Understandably, this is largely a London phenomenon, where the vast majority of train-based commuting takes place in the UK.

The Nationwide Building Society found that being 500m from a station would add 10.5% to the value of a property in London. In Manchester it fetched a 4.6% premium and in Glasgow 6%.

The researchers found that the closer the property was, the higher the premium would be - until the proximity of the station started having an impact on the area itself.

Having a Tesco, Sainsburys, Waitrose, Marks and Spencer or the Co-operative within striking difference, will add value to your property. In fact, a survey by Lloyds claimed that it would add 7% - or just over £15,000.

However, apparently what we all really want is a Waitrose, because the same study found that having a branch nearby added almost £39,000 - or 12% to the value of the property.

The way the survey was carried out, however, doesn't make it clear whether this is a reflection of the attraction of the supermarket itself, or whether the supermarkets tend to target affluent areas with expensive houses.

People will pay 12% more to live in a market town than they will for the same property in the surrounding countryside. The findings come from Lloyds Bank, which claimed the towns offered a balance between country life and community spirit that proved irresistible to buyers.

It added that in some market towns the mark-up was even larger, with Beaconsfield in the South East attracting a 156% premium over the surrounding area.

A study by the London School of Economics found that living in a conservation area adds 23% to the value of your home. Given that this was an academic study, the researchers went even further and adjusted the results based on the kinds of properties in the area, and other aspects of the location (which none of the other studies took into consideration), and it still found an uplift of 9%.
Being near a good school will add 28% to the value of your home - according to Savills - with parents calculating that it’s cheaper to move into the catchment area of a good school and pay anything up to £100,000 more for their property than fork out for years of extortionate private education.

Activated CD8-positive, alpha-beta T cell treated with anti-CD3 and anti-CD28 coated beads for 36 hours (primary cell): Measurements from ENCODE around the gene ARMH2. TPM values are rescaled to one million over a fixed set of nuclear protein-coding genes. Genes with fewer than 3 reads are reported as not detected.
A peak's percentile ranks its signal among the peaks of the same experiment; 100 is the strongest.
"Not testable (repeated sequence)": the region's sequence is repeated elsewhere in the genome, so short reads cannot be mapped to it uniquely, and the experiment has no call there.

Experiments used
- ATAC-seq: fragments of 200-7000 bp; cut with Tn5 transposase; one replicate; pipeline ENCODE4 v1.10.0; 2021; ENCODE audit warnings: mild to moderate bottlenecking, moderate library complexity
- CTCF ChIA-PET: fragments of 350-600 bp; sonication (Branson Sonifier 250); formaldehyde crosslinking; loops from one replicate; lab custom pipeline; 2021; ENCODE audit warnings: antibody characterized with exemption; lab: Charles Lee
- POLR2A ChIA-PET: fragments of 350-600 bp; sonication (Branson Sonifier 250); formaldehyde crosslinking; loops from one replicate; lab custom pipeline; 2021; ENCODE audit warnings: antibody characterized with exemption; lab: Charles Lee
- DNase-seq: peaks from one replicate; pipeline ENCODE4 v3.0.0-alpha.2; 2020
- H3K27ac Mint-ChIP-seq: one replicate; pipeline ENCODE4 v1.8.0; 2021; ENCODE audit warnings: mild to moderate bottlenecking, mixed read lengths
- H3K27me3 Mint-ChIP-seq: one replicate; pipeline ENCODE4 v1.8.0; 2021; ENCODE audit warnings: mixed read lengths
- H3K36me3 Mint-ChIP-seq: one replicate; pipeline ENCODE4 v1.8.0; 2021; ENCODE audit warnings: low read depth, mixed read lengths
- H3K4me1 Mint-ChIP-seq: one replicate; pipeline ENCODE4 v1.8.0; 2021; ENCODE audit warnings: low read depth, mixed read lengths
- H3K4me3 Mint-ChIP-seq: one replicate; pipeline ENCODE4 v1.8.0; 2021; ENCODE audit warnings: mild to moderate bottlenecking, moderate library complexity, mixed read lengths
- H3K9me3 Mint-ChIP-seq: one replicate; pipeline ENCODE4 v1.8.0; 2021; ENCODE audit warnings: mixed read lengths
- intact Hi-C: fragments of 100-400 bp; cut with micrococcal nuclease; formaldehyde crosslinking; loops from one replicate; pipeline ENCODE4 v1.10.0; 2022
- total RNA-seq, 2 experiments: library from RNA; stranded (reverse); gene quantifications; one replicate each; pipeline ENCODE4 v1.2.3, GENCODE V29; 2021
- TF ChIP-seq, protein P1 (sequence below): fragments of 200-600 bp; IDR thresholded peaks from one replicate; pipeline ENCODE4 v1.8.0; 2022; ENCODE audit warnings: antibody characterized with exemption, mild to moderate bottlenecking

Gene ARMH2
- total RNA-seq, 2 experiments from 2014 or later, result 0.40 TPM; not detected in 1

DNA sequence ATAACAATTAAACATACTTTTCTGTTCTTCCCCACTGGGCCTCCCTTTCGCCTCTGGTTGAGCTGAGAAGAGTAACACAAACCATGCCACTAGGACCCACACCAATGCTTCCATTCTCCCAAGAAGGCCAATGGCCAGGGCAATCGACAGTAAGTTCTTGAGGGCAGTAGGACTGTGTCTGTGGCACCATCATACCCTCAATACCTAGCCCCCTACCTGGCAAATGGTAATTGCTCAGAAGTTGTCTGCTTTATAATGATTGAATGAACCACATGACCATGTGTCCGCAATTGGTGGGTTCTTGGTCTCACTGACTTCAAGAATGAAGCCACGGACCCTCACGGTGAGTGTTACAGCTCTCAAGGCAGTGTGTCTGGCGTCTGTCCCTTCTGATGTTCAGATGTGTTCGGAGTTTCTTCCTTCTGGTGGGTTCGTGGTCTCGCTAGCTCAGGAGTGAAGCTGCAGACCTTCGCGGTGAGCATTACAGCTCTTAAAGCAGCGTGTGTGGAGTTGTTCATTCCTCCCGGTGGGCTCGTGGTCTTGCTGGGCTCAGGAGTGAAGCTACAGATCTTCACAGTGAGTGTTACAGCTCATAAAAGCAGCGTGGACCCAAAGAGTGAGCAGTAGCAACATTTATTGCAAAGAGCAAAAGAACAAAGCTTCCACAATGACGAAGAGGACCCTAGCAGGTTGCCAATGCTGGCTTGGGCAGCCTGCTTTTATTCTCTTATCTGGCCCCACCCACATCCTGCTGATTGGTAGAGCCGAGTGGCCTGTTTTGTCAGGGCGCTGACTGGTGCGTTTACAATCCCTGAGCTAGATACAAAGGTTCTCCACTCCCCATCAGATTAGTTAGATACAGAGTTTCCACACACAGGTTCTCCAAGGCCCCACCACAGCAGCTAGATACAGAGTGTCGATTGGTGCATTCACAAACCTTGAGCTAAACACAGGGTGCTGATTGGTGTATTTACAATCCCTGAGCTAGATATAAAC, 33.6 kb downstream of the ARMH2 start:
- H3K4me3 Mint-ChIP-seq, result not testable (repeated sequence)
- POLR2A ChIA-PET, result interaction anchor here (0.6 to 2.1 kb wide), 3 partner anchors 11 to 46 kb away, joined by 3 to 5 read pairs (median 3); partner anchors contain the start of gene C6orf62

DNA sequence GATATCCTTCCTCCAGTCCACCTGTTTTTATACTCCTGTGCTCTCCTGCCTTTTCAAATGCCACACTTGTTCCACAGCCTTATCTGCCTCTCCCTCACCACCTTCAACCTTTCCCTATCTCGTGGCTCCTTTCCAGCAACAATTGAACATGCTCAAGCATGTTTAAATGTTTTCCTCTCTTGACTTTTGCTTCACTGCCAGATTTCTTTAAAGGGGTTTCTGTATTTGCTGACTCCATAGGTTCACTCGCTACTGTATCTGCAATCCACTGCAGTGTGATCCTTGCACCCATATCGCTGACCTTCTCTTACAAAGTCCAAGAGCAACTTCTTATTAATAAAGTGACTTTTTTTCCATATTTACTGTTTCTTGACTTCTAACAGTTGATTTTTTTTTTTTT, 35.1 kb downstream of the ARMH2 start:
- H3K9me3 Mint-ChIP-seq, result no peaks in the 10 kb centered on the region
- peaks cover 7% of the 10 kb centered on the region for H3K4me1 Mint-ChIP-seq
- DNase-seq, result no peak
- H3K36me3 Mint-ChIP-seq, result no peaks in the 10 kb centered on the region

A study a few years ago by Zoopla discovered that living on a road with ‘Hill’ or ‘Lane’ in its name meant your property was likely to be 50% more valuable than the national average.

Those with ‘Mews’, ‘Park’ and 'Green’ in their names were also more valuable.

It’s unlikely that there’s any element of cause and effect here: instead they are by-products of the same thing. Expensive houses have always been built in the more exclusive parts of town, including the hills and the quiet ‘lanes’ around those hills.

A survey by Primelocation claimed that being near a top golf course would add 56% to the value of your property. It added that prices were also rising faster near golf courses than elsewhere in the country.

Of course, there’s a chance that the results were impacted by the fact that many of the courses are in leafy and exclusive areas, where people pay a premium to live regardless of the course.

You’d have thought the threat of flooding would make people take to the hills, but it appears we’re still happy to pay a premium to be beside the sea.

The Knight Frank Waterfront Index found that overlooking an estuary adds an average of 85% to the price of a property, a harbour adds 83%, while the coastline in general adds 56% to the value of the property. If you have a mooring, that’s even better, as it adds 104% to the value of your home.

Despite all the bad press surrounding flood plains and rivers breaking their banks, being near a river is actually more valuable than being by the sea.

The Knight Frank Waterside Index claims it adds 57% to the value of your property - making it the most valuable asset to have in the neighbourhood.